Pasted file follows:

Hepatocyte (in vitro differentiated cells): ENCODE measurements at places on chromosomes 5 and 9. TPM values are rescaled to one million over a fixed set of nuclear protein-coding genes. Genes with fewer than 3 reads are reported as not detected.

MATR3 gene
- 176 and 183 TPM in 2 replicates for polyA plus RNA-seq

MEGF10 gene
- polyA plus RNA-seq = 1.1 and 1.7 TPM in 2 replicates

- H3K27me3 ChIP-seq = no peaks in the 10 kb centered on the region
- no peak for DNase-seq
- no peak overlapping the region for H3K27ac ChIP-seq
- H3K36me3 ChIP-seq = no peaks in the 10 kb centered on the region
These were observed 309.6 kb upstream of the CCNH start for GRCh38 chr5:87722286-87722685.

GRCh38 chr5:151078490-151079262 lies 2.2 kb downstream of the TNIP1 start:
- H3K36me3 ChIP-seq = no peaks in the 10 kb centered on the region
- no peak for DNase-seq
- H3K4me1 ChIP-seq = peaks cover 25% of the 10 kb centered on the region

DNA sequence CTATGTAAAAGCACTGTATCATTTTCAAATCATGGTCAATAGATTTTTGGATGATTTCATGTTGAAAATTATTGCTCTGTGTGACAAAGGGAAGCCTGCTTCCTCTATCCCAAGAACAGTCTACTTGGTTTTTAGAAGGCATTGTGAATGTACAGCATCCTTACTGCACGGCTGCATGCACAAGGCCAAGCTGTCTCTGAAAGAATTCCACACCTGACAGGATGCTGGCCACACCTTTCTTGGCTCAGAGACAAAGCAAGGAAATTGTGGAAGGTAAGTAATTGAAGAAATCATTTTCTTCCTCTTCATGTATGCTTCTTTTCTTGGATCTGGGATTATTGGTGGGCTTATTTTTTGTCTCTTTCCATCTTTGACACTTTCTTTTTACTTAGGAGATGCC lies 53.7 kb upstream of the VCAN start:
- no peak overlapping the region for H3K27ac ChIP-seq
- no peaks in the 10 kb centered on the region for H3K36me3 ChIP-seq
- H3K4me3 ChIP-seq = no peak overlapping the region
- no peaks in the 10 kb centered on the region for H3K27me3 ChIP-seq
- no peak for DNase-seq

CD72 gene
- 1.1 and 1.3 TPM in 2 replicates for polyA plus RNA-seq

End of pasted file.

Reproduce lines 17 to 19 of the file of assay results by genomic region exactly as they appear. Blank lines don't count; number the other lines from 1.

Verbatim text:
- no peaks in the 10 kb centered on the region for H3K36me3 ChIP-seq
- H3K4me3 ChIP-seq = no peak overlapping the region
- no peaks in the 10 kb centered on the region for H3K27me3 ChIP-seq